HODIE (Roman Calendar): ante diem decimum Kalendas Iulias.
MYTHS and LEGENDS: The art image for today's legend shows Meleager; you can also see the legends for the current week listed together here.
TODAY'S MOTTOES and PROVERBS:
TINY MOTTOES: Today's tiny motto is: Resurgam (English: I shall rise again).
3-WORD PROVERBS: Today's 3-word verb-less proverb is Victrix malorum patientia (English: Patience is the conqueror of evils - note the gender of victrix; that's because patientia is feminine).
AUDIO PROVERBS: Today's audio Latin proverb is Neminem pecunia divitem fecit (English: Money has never made anyone wealthy). To read a brief essay about this proverb and to listen to the audio, visit the Latin Via Proverbs blog.
PUBLILIUS SYRUS: Today's proverb from Publilius Syrus is: Nil proprium ducas, quidquid mutari potest (English: Do not consider anything to be your own if it can change ... which is to say, nothing at all is really yours since everything is subject to change!).
ERASMUS' ANIMALS: Today's animal proverb from Erasmus is Mus non ingrediens antrum, cucurbitam ferebat (English: The mouse couldn't get into its hole because it was carrying a pumpkin; from Adagia 3.3.79).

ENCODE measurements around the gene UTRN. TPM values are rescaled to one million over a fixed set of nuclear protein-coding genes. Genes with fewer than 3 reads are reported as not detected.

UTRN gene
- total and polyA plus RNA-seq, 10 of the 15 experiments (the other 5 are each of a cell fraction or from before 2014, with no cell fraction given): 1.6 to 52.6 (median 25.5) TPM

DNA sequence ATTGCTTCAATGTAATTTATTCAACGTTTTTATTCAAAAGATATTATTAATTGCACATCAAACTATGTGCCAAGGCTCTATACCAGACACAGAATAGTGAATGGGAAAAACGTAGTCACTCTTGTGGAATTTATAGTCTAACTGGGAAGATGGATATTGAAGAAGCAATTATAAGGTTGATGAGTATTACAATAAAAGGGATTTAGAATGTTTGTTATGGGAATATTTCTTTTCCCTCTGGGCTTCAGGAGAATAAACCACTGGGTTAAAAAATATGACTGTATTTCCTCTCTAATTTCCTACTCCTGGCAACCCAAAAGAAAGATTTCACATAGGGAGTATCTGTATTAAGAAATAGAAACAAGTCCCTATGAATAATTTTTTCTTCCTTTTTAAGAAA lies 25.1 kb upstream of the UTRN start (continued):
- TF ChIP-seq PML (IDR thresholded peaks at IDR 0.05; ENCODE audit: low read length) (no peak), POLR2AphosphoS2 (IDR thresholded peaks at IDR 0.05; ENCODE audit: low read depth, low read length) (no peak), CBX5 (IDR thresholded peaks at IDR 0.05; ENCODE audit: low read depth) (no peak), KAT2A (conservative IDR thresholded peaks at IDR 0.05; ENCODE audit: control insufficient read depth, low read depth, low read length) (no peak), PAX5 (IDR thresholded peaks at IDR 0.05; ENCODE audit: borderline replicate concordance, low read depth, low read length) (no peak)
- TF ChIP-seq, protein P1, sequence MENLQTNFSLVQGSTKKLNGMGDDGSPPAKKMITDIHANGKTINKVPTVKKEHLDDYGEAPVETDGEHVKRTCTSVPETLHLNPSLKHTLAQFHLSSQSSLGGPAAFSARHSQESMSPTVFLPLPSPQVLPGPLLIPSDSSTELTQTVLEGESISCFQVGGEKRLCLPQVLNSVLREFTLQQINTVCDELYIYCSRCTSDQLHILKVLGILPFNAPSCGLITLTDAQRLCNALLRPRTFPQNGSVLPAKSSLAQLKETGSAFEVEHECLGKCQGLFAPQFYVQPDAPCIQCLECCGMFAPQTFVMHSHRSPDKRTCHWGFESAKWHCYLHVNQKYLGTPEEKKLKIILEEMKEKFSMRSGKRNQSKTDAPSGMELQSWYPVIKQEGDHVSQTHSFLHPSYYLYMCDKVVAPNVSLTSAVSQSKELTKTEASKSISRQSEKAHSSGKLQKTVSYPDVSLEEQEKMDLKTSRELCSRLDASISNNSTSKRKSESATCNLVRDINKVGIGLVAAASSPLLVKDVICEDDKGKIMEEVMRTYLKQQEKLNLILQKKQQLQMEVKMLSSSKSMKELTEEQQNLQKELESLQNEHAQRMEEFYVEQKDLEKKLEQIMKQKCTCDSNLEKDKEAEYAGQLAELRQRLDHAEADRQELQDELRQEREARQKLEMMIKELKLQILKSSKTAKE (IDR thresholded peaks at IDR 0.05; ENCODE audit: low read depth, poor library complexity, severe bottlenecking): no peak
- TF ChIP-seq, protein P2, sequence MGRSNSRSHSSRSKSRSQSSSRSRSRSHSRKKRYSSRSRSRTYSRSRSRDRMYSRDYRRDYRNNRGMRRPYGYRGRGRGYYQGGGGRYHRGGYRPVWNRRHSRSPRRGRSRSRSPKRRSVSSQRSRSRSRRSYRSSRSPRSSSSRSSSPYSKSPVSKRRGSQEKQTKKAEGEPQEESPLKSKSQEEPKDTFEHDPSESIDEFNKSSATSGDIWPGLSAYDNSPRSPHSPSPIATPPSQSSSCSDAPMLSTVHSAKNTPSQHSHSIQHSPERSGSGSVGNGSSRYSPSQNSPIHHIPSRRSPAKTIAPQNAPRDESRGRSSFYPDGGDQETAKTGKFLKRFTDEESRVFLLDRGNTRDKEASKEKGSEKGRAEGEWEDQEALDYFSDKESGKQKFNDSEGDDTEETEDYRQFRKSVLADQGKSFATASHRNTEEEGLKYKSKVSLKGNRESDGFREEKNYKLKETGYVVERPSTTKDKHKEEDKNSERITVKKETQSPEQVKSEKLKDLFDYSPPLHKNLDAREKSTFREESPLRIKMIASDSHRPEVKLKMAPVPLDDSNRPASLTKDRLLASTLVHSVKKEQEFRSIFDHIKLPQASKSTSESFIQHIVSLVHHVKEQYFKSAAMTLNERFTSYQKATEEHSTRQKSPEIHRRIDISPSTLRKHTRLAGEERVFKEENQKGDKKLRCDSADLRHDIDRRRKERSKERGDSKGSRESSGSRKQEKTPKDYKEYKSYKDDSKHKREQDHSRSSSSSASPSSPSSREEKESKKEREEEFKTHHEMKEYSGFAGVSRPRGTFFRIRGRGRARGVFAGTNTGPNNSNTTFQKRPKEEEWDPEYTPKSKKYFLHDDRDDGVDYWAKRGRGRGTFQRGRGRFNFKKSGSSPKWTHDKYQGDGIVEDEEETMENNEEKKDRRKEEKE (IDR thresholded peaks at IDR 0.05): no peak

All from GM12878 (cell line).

BREVISSIMA: The distich poster for today is Maritus Uxorque. Click here for a full-sized view; the poem has a vocabulary list and an English translation, too.
And here are today's proverbial LOLcats:
FABULAE FACILES: The fable from the Fabulae Faciles widget is Servus Nihil Faciens, a funny little story about an angry master and his servant (this fable has a vocabulary list).
MILLE FABULAE: The fable from the Mille Fabulae et Una widget is Herinaceus, Vulpes, et Muscae, a fable which is often read as a political allegory!
GreekLOLz - and Latin and English, too. Below is one of my GreekLOLz; for the individual Greek, Latin and English versions of the graphic, see the blog post: Ἀσφαλέστερον γὰρ τοῦ λέγειν τὸ σιγᾶν. Tutius est tacere quam loqui. It is safer to keep quiet than to speak.